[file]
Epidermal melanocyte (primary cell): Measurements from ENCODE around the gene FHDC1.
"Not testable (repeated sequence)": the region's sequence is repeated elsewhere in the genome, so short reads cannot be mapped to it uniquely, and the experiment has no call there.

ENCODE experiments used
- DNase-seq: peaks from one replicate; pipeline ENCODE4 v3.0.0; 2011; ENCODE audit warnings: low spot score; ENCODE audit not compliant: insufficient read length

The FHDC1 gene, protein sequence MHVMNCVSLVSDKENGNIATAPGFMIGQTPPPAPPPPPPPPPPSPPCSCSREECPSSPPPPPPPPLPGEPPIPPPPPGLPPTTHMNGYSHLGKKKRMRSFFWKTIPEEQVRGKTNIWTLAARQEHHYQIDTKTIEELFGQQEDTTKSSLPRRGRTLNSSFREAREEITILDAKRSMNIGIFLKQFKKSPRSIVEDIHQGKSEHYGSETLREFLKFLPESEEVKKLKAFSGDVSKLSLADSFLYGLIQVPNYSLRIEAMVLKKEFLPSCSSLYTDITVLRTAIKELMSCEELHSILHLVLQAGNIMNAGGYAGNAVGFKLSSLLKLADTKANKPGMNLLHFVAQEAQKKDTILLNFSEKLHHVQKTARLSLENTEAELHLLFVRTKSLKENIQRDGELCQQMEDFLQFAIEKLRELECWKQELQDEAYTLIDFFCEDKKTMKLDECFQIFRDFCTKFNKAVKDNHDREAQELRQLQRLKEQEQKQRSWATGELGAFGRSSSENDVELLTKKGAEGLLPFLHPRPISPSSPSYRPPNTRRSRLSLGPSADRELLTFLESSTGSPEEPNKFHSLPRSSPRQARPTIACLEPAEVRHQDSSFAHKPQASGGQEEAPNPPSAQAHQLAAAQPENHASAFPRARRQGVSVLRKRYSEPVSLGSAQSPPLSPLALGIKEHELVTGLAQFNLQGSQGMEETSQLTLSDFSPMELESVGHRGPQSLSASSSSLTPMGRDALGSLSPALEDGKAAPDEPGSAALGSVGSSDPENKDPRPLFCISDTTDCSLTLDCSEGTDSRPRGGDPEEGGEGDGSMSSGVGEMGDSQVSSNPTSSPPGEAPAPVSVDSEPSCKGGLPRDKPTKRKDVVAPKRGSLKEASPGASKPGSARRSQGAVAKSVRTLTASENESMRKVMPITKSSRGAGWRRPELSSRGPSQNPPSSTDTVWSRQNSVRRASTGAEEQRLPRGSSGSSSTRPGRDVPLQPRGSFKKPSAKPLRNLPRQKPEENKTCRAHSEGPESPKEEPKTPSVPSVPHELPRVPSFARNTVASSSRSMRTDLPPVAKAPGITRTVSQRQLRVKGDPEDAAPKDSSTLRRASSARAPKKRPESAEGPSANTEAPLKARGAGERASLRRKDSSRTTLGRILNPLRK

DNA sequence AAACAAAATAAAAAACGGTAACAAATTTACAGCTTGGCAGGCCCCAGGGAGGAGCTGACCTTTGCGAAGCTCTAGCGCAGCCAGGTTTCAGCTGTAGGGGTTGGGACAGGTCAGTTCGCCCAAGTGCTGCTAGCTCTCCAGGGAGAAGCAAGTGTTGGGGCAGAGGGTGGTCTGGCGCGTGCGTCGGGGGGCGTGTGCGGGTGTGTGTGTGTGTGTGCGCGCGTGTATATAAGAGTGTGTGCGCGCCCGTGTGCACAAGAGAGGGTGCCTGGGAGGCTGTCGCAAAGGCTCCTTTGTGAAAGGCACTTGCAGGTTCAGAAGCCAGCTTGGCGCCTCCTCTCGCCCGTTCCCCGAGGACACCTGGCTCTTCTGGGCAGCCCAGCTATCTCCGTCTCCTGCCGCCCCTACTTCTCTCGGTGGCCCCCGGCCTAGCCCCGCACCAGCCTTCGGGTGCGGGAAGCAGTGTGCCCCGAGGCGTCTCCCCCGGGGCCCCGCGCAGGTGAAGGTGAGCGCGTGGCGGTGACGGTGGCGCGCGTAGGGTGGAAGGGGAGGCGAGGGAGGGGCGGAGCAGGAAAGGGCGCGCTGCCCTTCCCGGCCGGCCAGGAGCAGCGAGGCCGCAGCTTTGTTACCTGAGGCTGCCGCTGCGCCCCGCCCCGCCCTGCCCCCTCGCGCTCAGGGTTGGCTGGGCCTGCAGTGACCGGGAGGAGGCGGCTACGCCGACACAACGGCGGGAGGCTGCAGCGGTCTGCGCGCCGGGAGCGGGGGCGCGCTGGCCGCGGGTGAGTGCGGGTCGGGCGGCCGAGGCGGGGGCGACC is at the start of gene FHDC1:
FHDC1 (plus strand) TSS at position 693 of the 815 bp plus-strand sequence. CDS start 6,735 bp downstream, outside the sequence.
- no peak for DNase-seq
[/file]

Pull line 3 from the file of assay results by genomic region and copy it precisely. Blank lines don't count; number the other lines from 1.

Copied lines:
ENCODE experiments used